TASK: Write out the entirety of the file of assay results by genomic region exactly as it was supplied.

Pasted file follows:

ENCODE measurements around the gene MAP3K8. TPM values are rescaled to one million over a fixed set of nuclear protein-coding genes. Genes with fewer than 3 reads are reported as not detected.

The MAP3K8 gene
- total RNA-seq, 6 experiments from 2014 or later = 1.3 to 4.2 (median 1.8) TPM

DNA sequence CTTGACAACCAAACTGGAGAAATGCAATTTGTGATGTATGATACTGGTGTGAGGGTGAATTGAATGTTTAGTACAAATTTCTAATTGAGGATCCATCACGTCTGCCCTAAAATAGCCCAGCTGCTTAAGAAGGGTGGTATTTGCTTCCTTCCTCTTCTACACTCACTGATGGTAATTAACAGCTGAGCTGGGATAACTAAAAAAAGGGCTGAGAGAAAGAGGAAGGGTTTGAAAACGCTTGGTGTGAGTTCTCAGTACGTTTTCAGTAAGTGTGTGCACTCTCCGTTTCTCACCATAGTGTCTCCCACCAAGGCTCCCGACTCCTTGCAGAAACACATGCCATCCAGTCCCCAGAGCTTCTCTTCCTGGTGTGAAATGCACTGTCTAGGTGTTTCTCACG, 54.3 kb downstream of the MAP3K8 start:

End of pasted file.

ENCODE measurements around the gene MAP3K8. TPM values are rescaled to one million over a fixed set of nuclear protein-coding genes. Genes with fewer than 3 reads are reported as not detected.

The MAP3K8 gene
- total RNA-seq, 6 experiments from 2014 or later = 1.3 to 4.2 (median 1.8) TPM

DNA sequence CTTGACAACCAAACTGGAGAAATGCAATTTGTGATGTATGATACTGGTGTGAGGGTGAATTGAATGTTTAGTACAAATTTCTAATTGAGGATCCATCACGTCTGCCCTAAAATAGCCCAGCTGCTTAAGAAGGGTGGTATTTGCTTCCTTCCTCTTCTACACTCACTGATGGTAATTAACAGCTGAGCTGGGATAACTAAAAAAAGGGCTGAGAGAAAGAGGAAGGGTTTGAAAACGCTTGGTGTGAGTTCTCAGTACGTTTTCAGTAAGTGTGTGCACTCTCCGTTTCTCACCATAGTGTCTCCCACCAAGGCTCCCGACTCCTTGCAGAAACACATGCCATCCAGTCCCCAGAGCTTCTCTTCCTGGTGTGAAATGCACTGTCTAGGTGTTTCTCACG, 54.3 kb downstream of the MAP3K8 start: